On deciding the best time to use the no-huddle offense:
"It's always good when you use something that nobody has ever seen before, so you do catch people off-balance a little bit and I think that's what we did. We caught them a little off-balance. The pace was a little bit different, and I think it's a good changeup. I like what we did, both in the running game, they weren't used to some of our play-action passes off of it. I think we got them a little bit by surprise, and I think it got the momentum going in our direction. Sometimes you have to come up with different packages like that and use it when you think you need to, and at that time I thought we needed it."
On difficulty of preparing for a fake punt:
"You work on those things throughout the week. You don't know exactly what direction they're going to go, but they've been known for fakes so we've worked on more fakes this week than we probably normally do. Then you take a look at why something happened. Number one, number 22 [cornerback Taiwan Jones] is pretty fast. We had angles on him, at least from the inside going out, but we didn't have containment. We've got a guy looking inside on the quarterback sneak and, you know, he's got force, but, anyway, team speed was able to overcome that, and they got a big play on us. You have got to give them credit for calling it and having the guts to call it backed up in that position. I thought it was a good play and they took advantage of it. Now, as we all know, the big question mark, if we would have had the force and the containment we would have had great field position so we'll continually work on that and try to make a big play when we can."
On if it is better or worse to have the bye week this early in the season:
"I don't even think about that because when you've got your bye, it's your bye. It doesn't matter if it's the middle of the season, toward the end of the season or in the beginning. You can use excuses that it's the perfect time for any bye week. At the end of the day, we have got a chance to heal up a little bit. We have got a couple of guys banged up which is a positive for us to get these guys healthy. When you take a look at four preseason games and four regular season games and at least the last couple of weeks hopefully going in the right direction, we can come back healthy and we know where we're at in the NFC East and start the season all over again."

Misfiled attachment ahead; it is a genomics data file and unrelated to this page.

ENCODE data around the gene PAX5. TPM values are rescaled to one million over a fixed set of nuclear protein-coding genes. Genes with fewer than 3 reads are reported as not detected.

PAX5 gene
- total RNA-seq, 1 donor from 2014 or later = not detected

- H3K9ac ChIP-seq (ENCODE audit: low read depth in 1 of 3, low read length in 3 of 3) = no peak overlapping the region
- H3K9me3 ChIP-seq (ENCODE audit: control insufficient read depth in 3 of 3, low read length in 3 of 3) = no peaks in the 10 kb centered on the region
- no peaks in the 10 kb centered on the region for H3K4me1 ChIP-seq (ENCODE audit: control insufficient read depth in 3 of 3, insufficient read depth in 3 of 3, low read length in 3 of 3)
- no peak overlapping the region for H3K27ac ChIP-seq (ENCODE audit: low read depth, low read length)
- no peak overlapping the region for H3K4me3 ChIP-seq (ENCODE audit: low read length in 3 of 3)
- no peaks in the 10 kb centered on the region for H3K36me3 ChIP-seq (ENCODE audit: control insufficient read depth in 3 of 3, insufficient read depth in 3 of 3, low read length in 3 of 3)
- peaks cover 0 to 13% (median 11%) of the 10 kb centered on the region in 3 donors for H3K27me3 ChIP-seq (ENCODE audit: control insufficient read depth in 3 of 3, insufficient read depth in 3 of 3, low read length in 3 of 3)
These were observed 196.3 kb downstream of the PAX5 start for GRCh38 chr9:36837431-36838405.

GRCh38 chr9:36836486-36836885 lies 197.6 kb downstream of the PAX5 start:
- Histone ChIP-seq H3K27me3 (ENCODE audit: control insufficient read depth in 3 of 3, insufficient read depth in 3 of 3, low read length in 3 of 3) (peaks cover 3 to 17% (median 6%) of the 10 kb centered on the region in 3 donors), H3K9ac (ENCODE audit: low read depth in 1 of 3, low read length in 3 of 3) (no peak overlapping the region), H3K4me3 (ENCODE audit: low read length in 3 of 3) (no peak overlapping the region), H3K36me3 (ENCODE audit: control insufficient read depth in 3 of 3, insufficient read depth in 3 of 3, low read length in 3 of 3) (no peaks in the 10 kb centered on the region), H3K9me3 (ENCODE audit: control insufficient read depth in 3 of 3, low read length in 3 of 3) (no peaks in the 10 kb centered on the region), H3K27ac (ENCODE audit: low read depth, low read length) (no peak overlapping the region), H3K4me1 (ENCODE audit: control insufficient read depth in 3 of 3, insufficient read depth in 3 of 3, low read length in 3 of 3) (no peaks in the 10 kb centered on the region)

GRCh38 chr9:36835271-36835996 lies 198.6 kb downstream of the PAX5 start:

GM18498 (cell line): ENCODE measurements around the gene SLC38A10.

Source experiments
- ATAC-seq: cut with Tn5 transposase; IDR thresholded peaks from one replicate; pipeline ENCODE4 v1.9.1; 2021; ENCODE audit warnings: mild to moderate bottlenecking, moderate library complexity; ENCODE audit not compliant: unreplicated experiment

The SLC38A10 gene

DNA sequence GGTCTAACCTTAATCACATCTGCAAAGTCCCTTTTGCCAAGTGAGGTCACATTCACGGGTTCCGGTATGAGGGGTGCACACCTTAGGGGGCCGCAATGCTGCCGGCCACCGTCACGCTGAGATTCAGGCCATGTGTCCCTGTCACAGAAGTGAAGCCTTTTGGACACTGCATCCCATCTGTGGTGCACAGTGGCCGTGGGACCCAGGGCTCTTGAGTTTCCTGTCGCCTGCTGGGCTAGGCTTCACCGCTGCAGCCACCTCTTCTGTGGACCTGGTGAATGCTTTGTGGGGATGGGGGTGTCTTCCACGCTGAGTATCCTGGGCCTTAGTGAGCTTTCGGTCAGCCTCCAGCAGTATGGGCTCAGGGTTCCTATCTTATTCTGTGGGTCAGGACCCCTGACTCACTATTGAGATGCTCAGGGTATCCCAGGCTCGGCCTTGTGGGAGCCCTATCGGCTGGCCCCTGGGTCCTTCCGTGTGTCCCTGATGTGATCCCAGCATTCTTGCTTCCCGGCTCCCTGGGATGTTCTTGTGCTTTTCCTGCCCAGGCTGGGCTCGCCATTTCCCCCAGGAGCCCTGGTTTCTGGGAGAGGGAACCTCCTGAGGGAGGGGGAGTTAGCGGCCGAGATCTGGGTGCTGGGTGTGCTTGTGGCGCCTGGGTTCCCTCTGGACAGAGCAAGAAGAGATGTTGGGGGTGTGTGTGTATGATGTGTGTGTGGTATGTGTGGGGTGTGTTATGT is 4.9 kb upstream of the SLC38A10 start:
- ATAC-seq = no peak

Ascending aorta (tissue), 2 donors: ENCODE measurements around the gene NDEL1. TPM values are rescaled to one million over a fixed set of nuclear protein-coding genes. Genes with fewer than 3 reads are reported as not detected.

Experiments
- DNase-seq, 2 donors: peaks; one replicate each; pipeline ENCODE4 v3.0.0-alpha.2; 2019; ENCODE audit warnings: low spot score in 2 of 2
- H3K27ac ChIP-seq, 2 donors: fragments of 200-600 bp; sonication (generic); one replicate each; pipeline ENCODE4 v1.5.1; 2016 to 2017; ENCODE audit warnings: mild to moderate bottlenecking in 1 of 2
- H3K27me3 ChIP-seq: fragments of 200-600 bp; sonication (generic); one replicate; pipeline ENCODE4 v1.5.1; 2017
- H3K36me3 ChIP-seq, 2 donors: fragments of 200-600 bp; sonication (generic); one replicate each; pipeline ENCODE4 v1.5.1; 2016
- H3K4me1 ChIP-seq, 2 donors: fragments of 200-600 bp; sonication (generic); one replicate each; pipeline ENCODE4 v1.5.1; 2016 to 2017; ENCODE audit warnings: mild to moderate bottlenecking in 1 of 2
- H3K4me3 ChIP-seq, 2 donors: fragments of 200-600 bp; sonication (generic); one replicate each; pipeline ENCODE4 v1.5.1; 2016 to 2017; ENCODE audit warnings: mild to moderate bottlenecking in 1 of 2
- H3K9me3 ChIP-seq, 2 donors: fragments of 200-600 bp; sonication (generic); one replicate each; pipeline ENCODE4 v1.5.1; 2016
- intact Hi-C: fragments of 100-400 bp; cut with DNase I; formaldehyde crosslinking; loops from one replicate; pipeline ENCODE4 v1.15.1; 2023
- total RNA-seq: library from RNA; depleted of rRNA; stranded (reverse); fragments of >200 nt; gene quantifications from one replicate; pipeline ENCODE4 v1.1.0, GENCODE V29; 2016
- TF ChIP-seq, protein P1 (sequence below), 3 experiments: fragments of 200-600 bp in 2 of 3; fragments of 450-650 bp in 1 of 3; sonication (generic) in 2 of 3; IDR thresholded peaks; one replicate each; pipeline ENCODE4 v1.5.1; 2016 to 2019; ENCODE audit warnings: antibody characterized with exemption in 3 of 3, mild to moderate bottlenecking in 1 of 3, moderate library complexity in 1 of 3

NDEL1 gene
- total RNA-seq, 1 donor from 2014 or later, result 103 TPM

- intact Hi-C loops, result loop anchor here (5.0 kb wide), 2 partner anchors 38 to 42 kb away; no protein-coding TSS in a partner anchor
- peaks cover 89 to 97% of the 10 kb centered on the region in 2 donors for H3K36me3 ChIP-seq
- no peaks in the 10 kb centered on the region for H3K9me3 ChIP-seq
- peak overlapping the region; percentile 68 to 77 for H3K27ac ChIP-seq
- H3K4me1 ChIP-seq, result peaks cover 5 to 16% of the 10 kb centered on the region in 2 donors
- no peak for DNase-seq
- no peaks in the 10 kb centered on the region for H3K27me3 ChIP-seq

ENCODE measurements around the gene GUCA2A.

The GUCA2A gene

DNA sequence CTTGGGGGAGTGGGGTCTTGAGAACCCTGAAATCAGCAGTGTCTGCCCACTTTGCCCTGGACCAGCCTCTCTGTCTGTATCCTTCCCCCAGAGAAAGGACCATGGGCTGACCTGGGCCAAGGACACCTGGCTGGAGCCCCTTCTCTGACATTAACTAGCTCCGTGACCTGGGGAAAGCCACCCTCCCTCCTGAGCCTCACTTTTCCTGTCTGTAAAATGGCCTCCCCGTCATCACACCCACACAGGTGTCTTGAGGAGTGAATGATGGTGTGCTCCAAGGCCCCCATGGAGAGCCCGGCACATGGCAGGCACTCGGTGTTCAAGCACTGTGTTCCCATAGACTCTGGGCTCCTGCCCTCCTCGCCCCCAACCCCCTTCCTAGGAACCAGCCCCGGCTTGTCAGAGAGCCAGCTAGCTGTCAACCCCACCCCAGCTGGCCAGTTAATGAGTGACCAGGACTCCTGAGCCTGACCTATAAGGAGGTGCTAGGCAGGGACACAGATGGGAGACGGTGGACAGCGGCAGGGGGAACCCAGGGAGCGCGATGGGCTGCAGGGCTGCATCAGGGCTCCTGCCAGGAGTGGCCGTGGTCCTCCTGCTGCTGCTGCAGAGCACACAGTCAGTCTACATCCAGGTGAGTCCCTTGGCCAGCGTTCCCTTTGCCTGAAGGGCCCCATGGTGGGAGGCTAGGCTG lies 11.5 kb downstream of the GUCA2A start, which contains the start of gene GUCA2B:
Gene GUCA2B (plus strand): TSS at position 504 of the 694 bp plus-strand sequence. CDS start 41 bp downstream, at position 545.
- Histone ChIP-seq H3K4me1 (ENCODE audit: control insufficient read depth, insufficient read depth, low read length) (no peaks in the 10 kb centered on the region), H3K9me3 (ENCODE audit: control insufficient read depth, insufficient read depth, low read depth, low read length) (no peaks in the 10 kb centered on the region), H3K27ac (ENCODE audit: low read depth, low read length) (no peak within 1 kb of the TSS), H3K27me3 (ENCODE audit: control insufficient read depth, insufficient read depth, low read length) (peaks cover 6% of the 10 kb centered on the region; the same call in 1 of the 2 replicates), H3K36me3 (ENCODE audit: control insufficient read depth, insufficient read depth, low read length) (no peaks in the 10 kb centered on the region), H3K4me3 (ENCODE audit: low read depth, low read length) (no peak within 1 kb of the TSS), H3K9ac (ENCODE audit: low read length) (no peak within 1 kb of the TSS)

On if he is surprised at the state of the NFC East:
"Remember, this is a long season. Don't get carried away with things that happen very early or very late. Just stay the course. Understand your objective and your goals and try to get better each day. A lot of those games can go either way and people get healthy or they get injured and there is a lot that goes into it."
On running back Roy Helu, Jr.'s play in place of Alfred Morris:
"Alfred I think got hurt early, and you could see he was sore. Even in that first quarter he wasn't running normal, doing the different things that I've seen him do throughout the course of time since he's been here. You could see on film that he wasn't 100 percent. So, when Roy did get his opportunities, as I shared with you yesterday, I was really pleased with him because he was ready both in the running game and the passing game. You could see his speed, his strength, and he took advantage of a couple of opportunities to get some big plays."